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Honored Advisor

Re: Tid bits


Why is US Senator Harry Reid so concerned with a local Nevada rancher?


I live in Las Vegas. I live and breath Nevada politics. Something is very wrong. Something smells rotten in the Nevada desert. And Senator Harry Reid’s fingerprints are all over it.

I am of course referring to the Bundy Ranch siege. This was a dispute between a Nevada ranching family with rights to the land in question for 140 years and the BLM (Bureayu of Land Management). 


The government claims they haven’t paid grazing fees for 20 years. The result was a government assault on the ranch- including snipers with assault rifles, SUV’s, helicopters, airplanes and over 200 heavily armed troops. No matter whether you come down on the side of the government or the ranch family, I think all of us can agree this was excessive force.

Doesn’t it strike anyone as strange that the U.S. Senate Majority Leader is so obsessed with a small rancher who hasn’t paid grazing fees?

But forget all that. I believe the more important question is, why is this case so important to United States Senate Majority Leader Harry Reid? And what was his involvement in this controversial assault?

Let’s start with Harry Reid’s obsession with the case. Just on Monday evening he weighed in again, promising, “This isn’t over.” 

Doesn’t it strike anyone as strange that the U.S. Senate Majority Leader is so obsessed with a small rancher who hasn’t paid grazing fees? Does New York Senator Chuck Schumer get involved publicly when a New York company is late paying rent to the U.S. government?

Doesn’t the Senate Majority Leader have anything more important to think about? 

There are almost 100 million working-age Americans no longer working. More Americans are today on entitlements than working in the private sector. More Americans are on food stamps than the number of women working in America. Iran is building a nuclear bomb. Russian jet fighters are threatening American ships. Yet Harry Reid obsesses about a rancher late on his rent? Something smells fishy folks.

There are other questions raised about Reid’s involvement. Why did this assault become the #1 priority of government only days after a senior political advisor to Nevada Senator Harry Reid took over BLM? Coincidence?

Government appeared completely uninterested in backing down for days on end…and completely unconcerned with instigating a deadly confrontation like Waco or Ruby Ridge. Then suddenly Senator Reid’s involvement was brought up by conservative web sites across the Internet. INSTANTLY, out of the blue, within hours of Reid’s name being attached to the raid, the BLM decided to back down, pack up and walk away. Don’t you think that this timing was a tad too coincidental?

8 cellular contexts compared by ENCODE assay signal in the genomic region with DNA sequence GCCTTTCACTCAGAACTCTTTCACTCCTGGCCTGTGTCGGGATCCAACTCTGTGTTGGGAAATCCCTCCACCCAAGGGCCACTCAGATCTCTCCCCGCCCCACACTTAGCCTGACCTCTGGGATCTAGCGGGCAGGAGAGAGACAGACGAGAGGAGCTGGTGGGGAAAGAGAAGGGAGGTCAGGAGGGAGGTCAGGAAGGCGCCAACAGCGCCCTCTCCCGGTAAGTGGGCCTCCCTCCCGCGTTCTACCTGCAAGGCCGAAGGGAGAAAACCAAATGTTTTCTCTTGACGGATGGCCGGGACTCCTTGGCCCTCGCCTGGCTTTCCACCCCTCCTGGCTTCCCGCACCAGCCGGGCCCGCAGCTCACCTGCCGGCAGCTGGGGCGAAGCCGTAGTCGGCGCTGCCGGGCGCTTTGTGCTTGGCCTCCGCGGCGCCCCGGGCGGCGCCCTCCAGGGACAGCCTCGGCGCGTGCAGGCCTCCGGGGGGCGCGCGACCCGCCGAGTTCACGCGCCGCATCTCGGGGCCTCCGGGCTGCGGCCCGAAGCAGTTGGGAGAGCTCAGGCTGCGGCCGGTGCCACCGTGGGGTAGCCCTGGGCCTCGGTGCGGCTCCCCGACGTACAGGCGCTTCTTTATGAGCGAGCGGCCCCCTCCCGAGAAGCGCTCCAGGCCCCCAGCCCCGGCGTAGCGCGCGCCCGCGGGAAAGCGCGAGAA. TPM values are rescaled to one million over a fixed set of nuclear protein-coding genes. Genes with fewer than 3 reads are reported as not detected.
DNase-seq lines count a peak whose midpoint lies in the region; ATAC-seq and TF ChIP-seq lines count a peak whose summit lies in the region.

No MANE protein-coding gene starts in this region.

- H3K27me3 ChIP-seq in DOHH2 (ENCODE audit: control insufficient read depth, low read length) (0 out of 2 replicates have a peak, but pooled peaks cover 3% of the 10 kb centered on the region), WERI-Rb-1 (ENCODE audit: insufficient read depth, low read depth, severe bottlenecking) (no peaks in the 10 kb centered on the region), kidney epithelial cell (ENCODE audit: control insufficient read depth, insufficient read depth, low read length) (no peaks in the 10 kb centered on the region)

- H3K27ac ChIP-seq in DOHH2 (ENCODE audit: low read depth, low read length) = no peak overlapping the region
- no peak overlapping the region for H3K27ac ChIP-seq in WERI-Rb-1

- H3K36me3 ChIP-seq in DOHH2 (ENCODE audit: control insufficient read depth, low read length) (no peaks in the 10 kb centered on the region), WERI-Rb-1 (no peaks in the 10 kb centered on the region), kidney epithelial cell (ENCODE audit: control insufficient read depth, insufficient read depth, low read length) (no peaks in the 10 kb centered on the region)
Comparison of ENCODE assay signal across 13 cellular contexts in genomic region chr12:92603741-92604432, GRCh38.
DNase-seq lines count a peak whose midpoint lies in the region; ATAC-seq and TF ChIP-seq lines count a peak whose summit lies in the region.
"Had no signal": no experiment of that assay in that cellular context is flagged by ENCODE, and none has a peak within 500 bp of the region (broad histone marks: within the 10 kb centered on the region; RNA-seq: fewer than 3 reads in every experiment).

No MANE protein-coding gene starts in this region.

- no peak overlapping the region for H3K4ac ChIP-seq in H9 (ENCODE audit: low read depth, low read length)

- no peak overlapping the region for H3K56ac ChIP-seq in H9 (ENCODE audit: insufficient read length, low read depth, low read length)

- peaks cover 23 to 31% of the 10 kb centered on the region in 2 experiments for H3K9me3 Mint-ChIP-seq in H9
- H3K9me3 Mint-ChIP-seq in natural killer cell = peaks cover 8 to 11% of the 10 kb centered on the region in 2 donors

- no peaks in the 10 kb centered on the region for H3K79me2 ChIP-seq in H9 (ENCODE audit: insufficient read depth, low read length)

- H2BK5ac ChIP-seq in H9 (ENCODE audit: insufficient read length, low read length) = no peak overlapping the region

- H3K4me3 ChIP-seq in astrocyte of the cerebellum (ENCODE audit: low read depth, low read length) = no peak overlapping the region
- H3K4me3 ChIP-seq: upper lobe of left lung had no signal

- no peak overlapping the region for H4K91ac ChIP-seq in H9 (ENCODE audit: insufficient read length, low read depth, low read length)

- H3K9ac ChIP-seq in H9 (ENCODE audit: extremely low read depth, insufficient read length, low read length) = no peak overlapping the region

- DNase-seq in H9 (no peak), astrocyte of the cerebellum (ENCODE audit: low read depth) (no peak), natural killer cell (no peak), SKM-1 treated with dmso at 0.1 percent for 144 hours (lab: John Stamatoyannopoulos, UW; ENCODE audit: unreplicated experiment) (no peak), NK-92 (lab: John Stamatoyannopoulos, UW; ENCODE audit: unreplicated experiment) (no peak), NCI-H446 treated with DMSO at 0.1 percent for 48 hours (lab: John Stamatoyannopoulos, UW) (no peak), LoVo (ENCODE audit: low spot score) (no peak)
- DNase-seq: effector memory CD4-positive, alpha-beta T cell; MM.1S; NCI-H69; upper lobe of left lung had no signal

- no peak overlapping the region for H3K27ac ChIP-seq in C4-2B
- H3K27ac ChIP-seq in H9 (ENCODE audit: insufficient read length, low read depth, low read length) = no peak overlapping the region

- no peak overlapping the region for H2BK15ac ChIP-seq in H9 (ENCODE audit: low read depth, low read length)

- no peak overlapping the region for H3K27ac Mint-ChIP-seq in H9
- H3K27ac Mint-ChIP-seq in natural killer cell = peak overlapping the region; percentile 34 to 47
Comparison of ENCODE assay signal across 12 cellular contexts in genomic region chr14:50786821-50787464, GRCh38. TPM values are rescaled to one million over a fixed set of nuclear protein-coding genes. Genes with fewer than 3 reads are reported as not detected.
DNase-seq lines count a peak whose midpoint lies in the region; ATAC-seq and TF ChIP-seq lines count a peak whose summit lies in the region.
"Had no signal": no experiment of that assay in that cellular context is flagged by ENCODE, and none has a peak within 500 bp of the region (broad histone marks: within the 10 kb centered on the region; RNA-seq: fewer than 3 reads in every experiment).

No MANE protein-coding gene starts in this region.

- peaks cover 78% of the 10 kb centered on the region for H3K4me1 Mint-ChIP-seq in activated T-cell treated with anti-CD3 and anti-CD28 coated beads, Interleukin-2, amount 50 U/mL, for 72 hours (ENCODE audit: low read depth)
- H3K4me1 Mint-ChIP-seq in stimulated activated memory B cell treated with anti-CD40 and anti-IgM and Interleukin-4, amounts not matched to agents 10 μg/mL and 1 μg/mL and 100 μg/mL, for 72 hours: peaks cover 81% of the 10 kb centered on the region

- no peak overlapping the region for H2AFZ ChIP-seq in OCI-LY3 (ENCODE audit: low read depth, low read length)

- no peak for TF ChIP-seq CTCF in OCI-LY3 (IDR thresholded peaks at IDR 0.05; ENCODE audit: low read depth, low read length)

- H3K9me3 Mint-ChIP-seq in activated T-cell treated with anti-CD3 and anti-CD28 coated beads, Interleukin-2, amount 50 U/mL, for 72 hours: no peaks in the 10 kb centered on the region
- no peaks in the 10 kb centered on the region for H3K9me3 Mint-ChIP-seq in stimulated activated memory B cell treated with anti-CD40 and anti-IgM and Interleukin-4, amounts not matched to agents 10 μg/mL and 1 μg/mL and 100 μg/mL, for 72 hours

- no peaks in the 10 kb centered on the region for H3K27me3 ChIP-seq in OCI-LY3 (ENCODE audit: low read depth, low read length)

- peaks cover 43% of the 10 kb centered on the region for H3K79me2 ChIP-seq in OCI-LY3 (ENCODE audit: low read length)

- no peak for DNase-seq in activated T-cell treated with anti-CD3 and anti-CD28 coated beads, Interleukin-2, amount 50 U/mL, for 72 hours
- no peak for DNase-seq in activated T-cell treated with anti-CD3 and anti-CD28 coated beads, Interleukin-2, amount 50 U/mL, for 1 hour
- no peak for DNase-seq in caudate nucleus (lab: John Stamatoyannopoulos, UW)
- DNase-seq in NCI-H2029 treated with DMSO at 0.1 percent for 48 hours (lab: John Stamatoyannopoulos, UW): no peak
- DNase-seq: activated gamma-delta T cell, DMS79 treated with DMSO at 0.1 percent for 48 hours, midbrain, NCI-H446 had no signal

It has been pointed out by journalists intent on covering for Reid that a $5 billion Chinese solar project backed by Reid was recently shelved. But what they forgot to mention is Reid’s involvement in multiple solar and wind projects across the Nevada desert. Only days ago, Senator Reid was featured in a photo at a groundbreaking ceremony for a new solar project. Where is that project located? Just 35 miles from the Bundy ranch in Bunkerville, Nevada.

Senator Reid’s fingers are in virtually every solar and wind project in the Nevada desert. Green energy is his obsession. Green energy is his baby. His vision is turning the Nevada desert into the “Green Energy Capital of America.”

Who benefits from that vision? Democratic donors who run green energy companies. Who stands in the way of that vision- Nevada’s ranchers, farmers and property owners- almost all of whom are diehard Tea Party conservatives and patriots who despise Reid.

Reid and the BLM needed a “cover story” to take the land away from the ranchers. So they claim it’s about protecting the “endangered” desert tortoise.

But if the protection of the desert tortoise was so important to the BLM, why did the same BLM kill hundreds of desert tortoises last fall?


If protecting the tortoises was so important, why has the BLM constantly waived rules protecting the desert tortoise for multiple solar and wind projects? If cattle are a danger to tortoises, why are solar panels and wind turbines not a danger?


There’s much more to this story folks. My educated guess is that someone in the government already has big plans lined up for the Bundy Ranch. Someone is going to make a financial killing with this forceful land grab. Someone powerful in government wants the Bundy family off their land (after 140 years).

What's good for the goose is good for the gander. It was U.S. Senator Harry Reid who famously made a guess about Mitt Romney's taxes. He guessed wrong. No one seemed to mind. So now it's time for all of us to ask questions about Senator Reid's involvement in this scandal and government land grab. It’s time for the media to investigate.

I'm only guessing…but something smells very rotten in Nevada.

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Senior Advisor

Re: Tid bits

I can't believe that you would support the dead beat renter.


You know i rented a farm for 27 years before i bought it. I shouldn't have bought it. I should of just assumed I owned it after 27 years.

Senior Advisor

Re: Tid bits

Kraft, I'm renting a piece of land my granddad started renting back in the 1940's. We've paid for it several times over, but I don't consider it mine. Did you ever wonder why they call it an investment?
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Honored Advisor

Re: Tid bits

There has to be more to it than that Kraft


why would the Governor of the state of Utah (next state over) deny entry of those cattle into his state for sale? Why are there no local law depts involved here?


Something is amiss. I don't believe for one minute that the rent is 20+ years in the rears.


My feeling is the FEDS did a retro active land grab with a pencil, then did a retro active billing.


I've seen a few of those solar farms out in that area... If turtles were really endandered there could not be those sections of lifeless solar panels with all the paved roads between the almost endless rows of those things. Nothing but a barren graveled parking lot where they are installed.